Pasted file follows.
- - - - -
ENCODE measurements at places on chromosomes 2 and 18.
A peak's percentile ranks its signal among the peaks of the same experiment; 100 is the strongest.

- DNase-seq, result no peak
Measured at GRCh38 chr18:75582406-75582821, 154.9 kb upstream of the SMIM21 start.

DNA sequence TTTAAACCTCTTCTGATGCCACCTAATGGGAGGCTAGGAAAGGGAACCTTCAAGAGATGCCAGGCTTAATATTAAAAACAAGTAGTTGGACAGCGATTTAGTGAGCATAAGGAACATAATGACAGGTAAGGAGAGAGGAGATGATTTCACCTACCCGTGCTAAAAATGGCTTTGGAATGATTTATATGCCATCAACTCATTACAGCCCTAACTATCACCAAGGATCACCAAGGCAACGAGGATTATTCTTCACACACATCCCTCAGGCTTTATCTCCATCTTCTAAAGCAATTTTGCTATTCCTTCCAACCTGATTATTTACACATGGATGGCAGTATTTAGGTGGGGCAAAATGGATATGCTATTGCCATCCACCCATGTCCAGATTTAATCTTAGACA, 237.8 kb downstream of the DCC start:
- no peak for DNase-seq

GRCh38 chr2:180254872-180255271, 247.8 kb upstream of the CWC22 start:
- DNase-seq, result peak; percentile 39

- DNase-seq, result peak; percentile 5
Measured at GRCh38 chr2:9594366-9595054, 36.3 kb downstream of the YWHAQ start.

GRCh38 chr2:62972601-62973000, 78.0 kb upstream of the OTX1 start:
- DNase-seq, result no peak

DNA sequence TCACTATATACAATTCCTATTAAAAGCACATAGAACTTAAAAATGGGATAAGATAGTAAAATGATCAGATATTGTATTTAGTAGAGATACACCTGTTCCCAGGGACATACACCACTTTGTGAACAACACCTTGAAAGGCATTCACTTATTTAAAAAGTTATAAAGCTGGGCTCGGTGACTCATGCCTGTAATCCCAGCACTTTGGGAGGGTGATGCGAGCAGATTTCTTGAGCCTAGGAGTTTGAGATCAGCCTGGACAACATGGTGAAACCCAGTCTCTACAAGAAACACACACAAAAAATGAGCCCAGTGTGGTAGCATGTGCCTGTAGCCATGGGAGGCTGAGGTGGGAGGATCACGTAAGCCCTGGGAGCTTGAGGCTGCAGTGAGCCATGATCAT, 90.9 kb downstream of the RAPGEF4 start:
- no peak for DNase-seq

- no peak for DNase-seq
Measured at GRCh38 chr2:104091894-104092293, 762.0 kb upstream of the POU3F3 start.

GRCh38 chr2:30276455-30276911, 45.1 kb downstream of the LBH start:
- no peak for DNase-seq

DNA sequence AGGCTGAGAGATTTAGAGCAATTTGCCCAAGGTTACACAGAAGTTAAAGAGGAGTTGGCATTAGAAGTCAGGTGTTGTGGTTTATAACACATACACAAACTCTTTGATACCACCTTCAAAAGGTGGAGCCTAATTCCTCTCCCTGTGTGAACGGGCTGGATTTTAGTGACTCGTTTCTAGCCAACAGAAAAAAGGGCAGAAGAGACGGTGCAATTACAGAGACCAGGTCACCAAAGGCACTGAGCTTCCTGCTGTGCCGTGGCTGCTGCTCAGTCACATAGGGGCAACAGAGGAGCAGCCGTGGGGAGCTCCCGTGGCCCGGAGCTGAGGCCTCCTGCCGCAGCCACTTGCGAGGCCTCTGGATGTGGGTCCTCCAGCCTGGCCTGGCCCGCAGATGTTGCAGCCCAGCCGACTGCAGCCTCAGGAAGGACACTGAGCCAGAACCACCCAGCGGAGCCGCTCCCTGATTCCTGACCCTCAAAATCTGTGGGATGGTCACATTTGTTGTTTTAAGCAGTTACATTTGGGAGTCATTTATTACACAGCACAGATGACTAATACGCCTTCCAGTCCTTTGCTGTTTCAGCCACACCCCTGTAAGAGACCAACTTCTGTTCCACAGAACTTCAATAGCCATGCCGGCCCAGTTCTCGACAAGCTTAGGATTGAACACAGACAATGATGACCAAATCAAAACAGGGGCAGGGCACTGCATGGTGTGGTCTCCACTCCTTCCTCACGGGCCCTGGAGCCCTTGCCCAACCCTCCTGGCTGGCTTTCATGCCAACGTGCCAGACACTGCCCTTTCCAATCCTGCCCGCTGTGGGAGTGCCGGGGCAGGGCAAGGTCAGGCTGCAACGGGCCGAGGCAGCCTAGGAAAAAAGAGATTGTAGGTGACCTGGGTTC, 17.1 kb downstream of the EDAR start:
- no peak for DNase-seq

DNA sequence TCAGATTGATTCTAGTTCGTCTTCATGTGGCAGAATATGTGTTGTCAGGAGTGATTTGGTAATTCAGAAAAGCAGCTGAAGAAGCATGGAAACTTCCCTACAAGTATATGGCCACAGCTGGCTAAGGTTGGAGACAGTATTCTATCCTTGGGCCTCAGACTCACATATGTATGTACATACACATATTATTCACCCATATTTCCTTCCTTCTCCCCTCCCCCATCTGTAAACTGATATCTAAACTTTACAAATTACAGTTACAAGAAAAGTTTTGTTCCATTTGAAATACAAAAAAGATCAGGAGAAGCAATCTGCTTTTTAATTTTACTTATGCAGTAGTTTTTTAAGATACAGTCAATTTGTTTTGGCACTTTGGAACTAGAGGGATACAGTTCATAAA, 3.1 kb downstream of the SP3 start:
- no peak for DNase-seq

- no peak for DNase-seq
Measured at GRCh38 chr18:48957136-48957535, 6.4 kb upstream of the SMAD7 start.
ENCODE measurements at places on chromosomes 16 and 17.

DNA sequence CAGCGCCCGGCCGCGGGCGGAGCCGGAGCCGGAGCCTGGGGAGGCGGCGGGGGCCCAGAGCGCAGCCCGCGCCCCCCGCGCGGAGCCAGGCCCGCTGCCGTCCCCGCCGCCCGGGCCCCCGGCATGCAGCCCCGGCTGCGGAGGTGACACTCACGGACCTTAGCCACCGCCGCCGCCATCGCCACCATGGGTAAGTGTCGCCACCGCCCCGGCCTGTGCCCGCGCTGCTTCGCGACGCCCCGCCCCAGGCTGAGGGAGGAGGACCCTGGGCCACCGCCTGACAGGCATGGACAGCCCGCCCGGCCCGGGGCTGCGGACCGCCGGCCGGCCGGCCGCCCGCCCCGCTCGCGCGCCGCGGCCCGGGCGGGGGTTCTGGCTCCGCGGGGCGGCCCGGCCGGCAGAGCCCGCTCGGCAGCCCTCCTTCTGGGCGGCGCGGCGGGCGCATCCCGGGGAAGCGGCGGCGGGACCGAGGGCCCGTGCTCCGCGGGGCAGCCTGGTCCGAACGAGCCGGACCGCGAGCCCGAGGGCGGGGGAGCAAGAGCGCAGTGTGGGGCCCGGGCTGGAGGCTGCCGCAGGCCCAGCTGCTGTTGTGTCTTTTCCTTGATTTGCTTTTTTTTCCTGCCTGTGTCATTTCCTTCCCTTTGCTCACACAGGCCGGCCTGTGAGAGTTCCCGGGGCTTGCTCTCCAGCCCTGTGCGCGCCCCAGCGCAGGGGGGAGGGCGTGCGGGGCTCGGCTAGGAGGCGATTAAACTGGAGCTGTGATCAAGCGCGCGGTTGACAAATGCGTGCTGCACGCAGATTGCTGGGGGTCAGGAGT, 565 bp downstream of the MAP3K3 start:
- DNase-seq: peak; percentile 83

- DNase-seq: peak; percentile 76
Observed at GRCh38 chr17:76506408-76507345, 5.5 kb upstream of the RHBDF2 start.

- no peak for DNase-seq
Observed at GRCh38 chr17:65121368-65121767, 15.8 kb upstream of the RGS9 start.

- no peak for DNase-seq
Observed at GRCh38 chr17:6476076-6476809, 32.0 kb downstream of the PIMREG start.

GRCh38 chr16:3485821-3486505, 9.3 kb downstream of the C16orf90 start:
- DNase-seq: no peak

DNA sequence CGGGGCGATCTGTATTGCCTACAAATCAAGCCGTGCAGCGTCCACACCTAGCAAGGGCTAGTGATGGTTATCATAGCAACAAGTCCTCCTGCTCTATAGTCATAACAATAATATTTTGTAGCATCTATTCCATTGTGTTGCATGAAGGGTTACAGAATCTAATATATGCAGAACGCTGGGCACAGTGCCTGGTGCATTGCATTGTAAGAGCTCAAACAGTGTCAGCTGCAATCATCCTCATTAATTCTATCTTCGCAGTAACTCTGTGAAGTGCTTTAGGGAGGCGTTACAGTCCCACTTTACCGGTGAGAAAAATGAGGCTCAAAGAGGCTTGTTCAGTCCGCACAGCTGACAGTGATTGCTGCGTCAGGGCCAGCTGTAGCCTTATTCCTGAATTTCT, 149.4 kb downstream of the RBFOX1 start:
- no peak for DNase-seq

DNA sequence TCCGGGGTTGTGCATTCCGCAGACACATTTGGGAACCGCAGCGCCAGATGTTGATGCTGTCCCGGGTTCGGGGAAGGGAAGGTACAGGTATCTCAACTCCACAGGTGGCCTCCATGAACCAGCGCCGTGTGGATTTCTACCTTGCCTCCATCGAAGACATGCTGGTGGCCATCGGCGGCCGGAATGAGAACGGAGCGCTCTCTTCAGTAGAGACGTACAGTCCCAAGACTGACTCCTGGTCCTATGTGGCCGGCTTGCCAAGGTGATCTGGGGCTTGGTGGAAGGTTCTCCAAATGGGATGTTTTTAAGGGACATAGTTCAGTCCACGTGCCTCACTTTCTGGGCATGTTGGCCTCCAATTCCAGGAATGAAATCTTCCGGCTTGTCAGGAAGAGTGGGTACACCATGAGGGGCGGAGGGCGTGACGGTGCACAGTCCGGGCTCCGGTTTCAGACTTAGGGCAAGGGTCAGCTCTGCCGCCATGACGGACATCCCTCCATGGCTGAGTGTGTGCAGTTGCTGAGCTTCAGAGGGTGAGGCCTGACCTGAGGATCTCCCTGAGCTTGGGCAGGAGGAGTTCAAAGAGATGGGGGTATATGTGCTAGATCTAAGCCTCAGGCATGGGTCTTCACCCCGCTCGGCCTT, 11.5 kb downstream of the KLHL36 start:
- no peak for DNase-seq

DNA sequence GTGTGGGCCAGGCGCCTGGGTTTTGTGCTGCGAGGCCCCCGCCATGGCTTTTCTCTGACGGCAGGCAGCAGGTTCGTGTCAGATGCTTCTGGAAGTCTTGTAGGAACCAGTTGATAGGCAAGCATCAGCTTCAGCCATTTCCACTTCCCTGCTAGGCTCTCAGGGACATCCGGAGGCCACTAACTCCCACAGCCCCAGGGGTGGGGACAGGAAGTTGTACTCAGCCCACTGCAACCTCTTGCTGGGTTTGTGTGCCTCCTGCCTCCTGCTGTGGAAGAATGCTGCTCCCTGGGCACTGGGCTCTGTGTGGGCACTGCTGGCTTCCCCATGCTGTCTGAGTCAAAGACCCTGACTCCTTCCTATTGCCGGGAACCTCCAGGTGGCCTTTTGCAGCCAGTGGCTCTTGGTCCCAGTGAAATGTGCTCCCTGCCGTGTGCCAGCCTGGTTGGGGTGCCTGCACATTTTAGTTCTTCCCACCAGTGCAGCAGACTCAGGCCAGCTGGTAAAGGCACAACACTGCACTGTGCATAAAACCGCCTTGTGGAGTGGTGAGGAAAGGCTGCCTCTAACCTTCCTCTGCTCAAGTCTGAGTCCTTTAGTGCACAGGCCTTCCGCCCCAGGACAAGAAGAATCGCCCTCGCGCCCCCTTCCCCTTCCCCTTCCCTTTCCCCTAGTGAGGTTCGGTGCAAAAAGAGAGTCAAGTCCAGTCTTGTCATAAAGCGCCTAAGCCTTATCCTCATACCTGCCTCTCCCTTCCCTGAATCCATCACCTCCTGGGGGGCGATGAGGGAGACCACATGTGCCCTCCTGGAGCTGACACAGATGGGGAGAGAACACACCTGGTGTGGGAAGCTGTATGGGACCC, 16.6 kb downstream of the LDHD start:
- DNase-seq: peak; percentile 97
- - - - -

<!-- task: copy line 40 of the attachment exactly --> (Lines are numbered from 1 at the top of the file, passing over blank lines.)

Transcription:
DNA sequence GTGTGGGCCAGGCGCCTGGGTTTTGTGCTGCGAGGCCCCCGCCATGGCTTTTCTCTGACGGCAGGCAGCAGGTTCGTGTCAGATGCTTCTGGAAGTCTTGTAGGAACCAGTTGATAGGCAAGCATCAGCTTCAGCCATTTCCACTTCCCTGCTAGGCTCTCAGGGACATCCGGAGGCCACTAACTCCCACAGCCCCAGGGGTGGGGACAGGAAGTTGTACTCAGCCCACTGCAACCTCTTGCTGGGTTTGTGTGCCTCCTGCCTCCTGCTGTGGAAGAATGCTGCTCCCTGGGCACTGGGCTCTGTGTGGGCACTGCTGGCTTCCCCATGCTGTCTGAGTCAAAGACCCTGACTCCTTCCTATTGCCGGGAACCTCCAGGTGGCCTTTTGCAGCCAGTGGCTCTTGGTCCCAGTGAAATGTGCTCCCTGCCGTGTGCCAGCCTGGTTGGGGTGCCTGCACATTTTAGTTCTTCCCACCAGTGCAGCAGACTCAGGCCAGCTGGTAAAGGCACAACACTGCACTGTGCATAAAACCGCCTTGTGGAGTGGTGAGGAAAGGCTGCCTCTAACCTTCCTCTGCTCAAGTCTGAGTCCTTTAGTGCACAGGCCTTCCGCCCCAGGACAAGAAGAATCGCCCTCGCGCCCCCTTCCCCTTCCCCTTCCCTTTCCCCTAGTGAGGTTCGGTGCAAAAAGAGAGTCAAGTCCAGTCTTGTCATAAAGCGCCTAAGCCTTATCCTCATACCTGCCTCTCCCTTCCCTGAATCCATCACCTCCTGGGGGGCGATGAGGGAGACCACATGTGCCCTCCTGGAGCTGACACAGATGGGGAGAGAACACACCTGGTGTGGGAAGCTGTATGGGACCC, 16.6 kb downstream of the LDHD start: